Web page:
Asteroids are laboratories that astronomers can use to study the history of our Solar System. They provide a means to understand the current environment as well: since they have no atmosphere and (in most cases) relatively little mass, they are good proxies for what interplanetary spacecraft will experience on longer trips, such as missions to Mars.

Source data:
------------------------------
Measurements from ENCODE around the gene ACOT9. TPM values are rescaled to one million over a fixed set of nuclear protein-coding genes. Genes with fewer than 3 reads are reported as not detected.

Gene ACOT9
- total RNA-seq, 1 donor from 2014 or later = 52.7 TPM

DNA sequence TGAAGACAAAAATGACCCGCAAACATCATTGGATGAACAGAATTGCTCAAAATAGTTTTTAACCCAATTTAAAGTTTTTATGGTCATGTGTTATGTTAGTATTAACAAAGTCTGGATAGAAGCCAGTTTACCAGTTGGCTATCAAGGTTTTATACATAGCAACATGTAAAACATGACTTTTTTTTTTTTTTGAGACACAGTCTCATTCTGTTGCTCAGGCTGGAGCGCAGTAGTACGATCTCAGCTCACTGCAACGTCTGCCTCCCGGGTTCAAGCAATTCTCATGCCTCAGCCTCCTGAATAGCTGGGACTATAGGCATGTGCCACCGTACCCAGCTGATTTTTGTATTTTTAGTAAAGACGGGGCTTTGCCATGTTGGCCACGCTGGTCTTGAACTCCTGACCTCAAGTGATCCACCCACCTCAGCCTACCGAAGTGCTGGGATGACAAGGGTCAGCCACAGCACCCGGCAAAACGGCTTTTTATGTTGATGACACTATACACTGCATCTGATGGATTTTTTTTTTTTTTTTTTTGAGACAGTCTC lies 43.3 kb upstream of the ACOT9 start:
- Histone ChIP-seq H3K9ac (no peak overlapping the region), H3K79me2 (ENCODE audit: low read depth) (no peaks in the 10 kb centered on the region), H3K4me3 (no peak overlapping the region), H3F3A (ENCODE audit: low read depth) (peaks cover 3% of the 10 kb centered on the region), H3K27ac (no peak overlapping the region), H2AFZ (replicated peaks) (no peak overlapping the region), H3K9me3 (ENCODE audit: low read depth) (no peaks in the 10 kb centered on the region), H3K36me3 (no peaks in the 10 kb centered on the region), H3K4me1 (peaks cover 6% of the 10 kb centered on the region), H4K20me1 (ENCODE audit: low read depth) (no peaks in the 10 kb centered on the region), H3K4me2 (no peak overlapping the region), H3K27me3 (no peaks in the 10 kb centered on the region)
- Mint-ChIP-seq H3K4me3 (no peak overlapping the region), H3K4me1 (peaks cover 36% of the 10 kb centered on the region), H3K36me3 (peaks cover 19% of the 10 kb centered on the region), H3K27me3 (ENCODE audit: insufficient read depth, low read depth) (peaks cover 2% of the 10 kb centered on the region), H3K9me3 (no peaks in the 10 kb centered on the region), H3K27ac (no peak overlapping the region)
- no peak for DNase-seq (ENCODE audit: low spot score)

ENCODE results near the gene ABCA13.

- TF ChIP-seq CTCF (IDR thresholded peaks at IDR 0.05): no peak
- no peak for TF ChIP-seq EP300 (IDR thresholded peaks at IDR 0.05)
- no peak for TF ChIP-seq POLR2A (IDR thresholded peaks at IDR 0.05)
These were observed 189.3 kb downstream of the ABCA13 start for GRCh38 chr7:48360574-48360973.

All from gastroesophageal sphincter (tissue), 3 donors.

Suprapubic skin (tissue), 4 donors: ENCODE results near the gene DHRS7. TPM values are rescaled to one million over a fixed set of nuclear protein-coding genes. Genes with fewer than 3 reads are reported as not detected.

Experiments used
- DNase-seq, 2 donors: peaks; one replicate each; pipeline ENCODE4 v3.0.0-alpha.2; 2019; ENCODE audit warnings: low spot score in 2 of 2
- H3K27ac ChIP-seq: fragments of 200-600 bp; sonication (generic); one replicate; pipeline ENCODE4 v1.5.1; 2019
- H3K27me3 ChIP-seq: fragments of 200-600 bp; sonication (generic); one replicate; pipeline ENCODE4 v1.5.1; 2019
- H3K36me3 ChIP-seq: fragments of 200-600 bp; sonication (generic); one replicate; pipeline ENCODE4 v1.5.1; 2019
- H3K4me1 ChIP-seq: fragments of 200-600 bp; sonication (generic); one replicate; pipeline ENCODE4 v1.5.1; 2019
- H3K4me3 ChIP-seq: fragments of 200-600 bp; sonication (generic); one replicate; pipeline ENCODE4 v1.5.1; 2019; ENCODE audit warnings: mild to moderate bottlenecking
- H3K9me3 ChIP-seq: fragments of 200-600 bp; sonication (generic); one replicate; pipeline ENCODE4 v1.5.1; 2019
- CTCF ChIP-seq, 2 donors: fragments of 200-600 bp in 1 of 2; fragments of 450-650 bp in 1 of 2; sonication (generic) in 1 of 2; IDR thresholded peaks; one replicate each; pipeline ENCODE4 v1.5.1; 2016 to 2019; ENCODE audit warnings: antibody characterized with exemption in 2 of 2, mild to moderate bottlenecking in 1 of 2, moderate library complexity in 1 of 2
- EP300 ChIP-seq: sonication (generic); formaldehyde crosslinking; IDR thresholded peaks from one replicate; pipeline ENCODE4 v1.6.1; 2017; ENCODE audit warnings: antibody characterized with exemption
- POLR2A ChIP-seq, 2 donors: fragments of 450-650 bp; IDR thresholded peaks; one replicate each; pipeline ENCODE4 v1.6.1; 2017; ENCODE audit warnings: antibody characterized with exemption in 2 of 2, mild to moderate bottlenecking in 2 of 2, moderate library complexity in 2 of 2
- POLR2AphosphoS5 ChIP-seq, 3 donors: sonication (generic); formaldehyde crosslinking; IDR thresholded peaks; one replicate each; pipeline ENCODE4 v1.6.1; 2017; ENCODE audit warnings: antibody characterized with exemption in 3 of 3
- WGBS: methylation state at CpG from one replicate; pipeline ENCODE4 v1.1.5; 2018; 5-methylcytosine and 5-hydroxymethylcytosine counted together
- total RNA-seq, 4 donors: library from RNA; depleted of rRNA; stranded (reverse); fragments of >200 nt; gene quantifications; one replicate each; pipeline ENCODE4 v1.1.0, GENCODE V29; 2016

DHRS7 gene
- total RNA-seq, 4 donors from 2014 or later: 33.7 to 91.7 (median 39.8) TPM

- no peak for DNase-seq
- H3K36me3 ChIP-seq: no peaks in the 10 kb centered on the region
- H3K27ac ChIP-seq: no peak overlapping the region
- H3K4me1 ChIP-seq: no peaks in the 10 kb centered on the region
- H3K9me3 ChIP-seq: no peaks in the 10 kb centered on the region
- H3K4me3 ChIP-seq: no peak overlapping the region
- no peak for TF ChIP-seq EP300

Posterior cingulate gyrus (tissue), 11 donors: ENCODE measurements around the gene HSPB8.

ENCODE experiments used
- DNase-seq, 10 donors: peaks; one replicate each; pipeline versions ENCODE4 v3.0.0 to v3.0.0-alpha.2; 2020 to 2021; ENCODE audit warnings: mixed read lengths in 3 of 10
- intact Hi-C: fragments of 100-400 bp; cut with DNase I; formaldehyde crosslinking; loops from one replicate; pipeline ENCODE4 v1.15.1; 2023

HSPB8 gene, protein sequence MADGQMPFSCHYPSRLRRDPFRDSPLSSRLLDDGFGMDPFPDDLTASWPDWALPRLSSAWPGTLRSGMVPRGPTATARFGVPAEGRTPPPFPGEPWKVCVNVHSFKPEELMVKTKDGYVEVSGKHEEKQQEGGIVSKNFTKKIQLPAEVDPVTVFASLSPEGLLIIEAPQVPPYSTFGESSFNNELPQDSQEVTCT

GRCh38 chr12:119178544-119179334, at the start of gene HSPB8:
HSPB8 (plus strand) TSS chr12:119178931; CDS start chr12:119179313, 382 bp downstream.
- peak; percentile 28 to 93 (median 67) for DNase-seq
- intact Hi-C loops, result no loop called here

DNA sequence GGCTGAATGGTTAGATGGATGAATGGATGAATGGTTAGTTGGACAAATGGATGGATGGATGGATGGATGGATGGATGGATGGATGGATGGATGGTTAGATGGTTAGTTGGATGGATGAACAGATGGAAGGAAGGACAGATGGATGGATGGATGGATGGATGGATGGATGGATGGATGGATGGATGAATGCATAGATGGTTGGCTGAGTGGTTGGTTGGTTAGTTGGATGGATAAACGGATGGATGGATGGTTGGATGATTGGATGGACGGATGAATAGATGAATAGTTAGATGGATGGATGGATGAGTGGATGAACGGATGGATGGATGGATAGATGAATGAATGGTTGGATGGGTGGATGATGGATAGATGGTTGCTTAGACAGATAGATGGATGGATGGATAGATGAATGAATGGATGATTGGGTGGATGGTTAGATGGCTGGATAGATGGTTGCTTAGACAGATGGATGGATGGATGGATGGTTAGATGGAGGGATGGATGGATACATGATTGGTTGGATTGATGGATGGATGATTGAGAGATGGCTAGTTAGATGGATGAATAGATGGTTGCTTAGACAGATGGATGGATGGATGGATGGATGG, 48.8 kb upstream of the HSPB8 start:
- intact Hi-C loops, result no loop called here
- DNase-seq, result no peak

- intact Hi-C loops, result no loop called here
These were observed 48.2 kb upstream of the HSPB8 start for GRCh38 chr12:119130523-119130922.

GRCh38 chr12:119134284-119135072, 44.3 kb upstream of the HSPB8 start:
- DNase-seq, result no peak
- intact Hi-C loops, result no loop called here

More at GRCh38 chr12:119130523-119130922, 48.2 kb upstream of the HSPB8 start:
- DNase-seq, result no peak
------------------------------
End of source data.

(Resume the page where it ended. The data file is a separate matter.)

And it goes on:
The Hayabusa mission, conducted by the Japan Aerospace Exploration Agency (JAXA), traveled to the near-Earth asteroid known as Itokawa. The probe collected samples from the surface and returned them to Earth for analysis. As reported by Eizo Nakamura et al. in PNAS, Haybusa's samples showed the effects of the interplanetary environment, especially signs of impacts from tiny rocky particles. As a result, the JAXA scientists were able to piece together the impact history of Itokawa, showing that that the asteroid had survived and been shaped by collisions with objects ranging in size from 10 kilometers down to a nanometer.